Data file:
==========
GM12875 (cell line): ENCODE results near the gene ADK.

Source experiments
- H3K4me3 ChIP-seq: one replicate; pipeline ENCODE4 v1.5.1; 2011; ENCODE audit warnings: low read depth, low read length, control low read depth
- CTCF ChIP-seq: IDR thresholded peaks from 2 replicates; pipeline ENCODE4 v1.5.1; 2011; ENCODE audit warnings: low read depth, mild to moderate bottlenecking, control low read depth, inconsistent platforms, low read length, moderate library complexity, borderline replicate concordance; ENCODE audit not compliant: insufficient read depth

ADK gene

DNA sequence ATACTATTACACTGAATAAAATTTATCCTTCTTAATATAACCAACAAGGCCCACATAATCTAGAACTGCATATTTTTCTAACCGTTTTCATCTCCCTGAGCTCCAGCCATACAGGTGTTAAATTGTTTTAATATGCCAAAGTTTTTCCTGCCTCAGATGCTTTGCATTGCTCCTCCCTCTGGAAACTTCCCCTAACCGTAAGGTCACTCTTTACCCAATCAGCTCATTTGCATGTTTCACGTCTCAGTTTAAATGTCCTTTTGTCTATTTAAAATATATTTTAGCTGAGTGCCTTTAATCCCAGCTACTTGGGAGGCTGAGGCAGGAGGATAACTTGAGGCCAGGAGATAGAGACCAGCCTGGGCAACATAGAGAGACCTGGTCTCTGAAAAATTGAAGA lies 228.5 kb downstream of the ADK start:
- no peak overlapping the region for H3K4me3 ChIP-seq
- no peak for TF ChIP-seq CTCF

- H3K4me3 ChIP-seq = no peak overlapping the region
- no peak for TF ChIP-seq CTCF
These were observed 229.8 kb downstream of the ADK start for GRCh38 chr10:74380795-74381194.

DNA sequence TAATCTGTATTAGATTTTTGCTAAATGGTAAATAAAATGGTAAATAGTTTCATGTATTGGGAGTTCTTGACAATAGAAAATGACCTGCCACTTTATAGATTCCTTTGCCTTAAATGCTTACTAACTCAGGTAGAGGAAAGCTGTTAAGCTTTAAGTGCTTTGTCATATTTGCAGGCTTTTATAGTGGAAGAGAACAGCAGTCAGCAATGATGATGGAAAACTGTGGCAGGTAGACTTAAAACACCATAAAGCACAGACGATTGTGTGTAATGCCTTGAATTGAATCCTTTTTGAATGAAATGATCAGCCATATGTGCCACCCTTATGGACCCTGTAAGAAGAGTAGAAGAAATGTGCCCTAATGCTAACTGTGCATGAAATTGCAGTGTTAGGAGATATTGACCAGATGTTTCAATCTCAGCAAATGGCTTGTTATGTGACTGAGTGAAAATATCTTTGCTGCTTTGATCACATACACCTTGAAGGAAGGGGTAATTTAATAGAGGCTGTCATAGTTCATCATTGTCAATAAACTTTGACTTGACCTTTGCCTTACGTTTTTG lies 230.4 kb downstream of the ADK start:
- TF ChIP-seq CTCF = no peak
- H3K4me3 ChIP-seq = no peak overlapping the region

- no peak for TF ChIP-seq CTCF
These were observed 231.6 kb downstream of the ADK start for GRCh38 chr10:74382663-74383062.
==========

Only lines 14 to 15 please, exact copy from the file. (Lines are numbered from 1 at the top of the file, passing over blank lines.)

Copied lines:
- H3K4me3 ChIP-seq = no peak overlapping the region

- no peak for TF ChIP-seq CTCF